Importantly, as I found, the best time to label a “file system on a partition” is when creating it. Especially the “/ and /home” as one cannot safely make changes when mounted.

Thanks for the patience and help.


Now you are confusing “file system” with “file system type”.

You can have many file systems. They can be of different or the same type.

And you can mount the file systems on directories (a directory used as such is called a mount point) in the one and only directory tree that is the organisation of mass-storage on a Unix/Linux system.

Saying “I have a xfs /home” is very short for “I have a file system of type xfs that I (intend to) have mounted on the /home directory of the system I am just talking about”. There is always a lot of assuming included in those short expressions. Often the assumptions the other partner(s) in the conversation has/have to make are correct. But then as often they are wrong, leading to much confusion and misunderstanding.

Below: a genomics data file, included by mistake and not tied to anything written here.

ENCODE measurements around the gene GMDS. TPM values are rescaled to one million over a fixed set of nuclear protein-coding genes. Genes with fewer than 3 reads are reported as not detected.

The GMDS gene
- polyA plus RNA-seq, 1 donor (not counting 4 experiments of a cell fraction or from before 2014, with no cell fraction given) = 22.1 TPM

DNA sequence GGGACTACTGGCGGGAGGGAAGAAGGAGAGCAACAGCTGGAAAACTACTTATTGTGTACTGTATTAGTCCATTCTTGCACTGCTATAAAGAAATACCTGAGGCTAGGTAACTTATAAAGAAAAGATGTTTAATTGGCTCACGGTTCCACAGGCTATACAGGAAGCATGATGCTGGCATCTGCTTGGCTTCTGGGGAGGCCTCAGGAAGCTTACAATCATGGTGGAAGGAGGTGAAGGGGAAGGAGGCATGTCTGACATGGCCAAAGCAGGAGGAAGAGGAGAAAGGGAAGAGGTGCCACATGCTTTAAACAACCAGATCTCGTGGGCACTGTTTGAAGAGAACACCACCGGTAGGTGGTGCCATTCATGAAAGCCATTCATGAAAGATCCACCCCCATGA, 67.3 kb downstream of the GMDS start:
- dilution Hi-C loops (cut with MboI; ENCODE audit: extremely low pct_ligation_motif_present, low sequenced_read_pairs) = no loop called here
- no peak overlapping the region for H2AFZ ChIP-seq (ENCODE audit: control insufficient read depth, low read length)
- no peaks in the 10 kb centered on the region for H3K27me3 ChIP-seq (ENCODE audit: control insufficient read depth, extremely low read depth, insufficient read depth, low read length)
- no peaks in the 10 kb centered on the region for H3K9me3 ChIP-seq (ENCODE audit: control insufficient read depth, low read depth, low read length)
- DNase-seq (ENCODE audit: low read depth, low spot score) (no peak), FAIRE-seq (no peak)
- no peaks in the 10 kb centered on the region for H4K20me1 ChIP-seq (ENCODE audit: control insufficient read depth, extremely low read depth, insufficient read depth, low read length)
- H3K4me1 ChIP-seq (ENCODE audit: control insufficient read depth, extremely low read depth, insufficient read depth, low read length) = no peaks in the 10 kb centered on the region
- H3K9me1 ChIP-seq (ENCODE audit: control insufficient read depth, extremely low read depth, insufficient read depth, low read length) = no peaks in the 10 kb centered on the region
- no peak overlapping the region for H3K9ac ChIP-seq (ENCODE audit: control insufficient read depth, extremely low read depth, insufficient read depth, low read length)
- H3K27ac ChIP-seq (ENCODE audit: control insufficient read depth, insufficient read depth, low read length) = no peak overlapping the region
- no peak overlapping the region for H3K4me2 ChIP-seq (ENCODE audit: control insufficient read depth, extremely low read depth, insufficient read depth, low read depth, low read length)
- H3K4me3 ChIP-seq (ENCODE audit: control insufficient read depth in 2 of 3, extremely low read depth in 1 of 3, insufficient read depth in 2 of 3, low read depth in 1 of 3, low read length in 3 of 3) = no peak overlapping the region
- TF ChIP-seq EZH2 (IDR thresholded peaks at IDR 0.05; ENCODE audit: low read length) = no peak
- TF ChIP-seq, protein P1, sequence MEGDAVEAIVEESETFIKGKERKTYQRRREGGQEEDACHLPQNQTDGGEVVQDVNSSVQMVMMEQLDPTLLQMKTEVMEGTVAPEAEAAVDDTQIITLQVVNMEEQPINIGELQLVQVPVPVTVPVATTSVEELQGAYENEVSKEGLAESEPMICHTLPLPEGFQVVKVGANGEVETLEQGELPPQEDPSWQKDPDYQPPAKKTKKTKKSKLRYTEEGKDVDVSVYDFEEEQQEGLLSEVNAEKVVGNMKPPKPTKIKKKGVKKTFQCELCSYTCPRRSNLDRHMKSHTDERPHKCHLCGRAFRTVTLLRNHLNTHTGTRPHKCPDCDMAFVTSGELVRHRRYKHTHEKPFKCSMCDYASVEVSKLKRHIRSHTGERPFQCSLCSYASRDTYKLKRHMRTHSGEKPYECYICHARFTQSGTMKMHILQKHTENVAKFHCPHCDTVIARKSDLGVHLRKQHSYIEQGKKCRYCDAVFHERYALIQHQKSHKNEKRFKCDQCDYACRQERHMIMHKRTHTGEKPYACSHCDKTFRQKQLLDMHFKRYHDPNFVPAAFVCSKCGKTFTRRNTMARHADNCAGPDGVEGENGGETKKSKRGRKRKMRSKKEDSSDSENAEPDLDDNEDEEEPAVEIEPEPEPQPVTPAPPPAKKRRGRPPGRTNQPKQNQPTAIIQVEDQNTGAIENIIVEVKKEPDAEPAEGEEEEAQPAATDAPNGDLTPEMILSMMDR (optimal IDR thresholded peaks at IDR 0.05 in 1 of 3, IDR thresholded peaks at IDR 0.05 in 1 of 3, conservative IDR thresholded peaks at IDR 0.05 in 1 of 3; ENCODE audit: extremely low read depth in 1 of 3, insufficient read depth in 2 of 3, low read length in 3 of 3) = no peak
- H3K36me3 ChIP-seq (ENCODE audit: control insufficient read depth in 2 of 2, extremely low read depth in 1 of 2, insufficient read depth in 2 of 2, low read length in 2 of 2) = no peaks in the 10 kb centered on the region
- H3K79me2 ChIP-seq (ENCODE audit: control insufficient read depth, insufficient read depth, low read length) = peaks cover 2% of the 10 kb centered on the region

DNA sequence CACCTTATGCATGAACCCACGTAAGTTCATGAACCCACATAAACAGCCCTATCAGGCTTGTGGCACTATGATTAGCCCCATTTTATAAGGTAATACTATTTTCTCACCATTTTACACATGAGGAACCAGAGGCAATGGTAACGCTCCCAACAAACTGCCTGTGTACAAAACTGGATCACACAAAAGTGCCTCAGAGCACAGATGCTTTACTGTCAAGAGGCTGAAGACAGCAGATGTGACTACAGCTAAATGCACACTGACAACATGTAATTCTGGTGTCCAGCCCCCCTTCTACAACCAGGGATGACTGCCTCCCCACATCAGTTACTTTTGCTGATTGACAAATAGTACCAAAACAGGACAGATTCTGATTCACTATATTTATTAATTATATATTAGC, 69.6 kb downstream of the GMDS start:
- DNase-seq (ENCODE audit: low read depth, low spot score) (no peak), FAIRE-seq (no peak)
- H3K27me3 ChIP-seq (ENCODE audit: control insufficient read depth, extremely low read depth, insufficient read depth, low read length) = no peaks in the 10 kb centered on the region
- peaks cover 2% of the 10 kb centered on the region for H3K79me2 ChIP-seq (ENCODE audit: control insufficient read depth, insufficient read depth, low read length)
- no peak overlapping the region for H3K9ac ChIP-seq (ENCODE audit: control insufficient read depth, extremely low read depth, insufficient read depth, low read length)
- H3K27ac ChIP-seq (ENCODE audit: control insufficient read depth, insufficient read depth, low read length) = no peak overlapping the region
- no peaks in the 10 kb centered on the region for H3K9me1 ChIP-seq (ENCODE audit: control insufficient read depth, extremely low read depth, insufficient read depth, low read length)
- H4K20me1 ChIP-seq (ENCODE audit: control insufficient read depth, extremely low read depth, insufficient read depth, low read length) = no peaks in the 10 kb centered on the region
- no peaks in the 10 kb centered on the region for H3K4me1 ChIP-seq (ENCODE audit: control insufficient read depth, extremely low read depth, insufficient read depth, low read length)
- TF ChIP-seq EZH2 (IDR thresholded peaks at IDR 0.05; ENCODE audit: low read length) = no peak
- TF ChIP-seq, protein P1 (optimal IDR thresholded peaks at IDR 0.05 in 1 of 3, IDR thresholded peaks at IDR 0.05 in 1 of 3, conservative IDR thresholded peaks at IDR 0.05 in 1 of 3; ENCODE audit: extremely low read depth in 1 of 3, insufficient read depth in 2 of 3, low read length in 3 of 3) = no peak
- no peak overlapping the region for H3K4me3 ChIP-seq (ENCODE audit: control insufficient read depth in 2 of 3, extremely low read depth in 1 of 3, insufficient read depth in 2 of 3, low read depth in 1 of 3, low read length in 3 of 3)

Agree, making out exactly what another person means could be quite tricky. And short-forms with acronyms do not help either.


Look again. I have done it in there many, many times. When you choose a partition and choose to Edit it, you click on Fstab Options, in there you can choose to mount by Volume Label, at which point it allows you to enter a Volume Label.